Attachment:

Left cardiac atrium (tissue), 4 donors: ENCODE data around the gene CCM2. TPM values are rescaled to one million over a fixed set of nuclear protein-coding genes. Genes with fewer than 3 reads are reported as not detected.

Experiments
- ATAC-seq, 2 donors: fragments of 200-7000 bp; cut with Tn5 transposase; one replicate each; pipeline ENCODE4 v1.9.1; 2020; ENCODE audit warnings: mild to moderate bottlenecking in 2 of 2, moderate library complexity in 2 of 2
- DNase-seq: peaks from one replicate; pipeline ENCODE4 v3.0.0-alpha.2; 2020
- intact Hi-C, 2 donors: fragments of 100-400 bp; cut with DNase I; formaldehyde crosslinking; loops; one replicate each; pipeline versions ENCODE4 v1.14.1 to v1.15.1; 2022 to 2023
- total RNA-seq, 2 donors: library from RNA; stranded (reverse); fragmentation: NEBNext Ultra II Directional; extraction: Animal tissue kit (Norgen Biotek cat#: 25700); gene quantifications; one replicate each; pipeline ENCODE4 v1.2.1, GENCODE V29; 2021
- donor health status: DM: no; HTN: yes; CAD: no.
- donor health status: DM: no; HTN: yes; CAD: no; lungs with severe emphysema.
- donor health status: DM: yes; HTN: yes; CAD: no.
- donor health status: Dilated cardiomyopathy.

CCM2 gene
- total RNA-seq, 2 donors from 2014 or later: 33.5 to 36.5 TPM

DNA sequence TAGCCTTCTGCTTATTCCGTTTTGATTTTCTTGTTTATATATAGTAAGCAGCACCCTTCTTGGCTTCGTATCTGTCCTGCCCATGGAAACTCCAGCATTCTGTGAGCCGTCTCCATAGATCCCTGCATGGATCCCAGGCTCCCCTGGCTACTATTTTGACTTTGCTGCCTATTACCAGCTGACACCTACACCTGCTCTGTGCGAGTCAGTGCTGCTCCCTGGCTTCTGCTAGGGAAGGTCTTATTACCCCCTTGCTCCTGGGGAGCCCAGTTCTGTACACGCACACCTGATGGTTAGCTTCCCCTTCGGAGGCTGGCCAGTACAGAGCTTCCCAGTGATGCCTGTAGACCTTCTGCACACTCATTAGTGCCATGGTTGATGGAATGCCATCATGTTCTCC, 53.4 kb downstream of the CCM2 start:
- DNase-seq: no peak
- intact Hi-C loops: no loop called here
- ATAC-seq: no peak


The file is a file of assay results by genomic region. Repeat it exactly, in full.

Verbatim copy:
Left cardiac atrium (tissue), 4 donors: ENCODE data around the gene CCM2. TPM values are rescaled to one million over a fixed set of nuclear protein-coding genes. Genes with fewer than 3 reads are reported as not detected.

Experiments
- ATAC-seq, 2 donors: fragments of 200-7000 bp; cut with Tn5 transposase; one replicate each; pipeline ENCODE4 v1.9.1; 2020; ENCODE audit warnings: mild to moderate bottlenecking in 2 of 2, moderate library complexity in 2 of 2
- DNase-seq: peaks from one replicate; pipeline ENCODE4 v3.0.0-alpha.2; 2020
- intact Hi-C, 2 donors: fragments of 100-400 bp; cut with DNase I; formaldehyde crosslinking; loops; one replicate each; pipeline versions ENCODE4 v1.14.1 to v1.15.1; 2022 to 2023
- total RNA-seq, 2 donors: library from RNA; stranded (reverse); fragmentation: NEBNext Ultra II Directional; extraction: Animal tissue kit (Norgen Biotek cat#: 25700); gene quantifications; one replicate each; pipeline ENCODE4 v1.2.1, GENCODE V29; 2021
- donor health status: DM: no; HTN: yes; CAD: no.
- donor health status: DM: no; HTN: yes; CAD: no; lungs with severe emphysema.
- donor health status: DM: yes; HTN: yes; CAD: no.
- donor health status: Dilated cardiomyopathy.

CCM2 gene
- total RNA-seq, 2 donors from 2014 or later: 33.5 to 36.5 TPM

DNA sequence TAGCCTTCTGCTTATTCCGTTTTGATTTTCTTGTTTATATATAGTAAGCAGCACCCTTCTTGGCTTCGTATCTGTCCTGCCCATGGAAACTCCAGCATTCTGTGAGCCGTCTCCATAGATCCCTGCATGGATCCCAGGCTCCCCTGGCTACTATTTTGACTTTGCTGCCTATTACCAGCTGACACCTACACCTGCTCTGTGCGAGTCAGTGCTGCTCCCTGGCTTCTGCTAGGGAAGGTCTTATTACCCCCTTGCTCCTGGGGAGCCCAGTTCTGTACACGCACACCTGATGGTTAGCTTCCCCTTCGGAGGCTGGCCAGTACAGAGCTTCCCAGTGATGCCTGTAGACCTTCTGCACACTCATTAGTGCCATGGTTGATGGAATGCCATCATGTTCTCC, 53.4 kb downstream of the CCM2 start:
- DNase-seq: no peak
- intact Hi-C loops: no loop called here
- ATAC-seq: no peak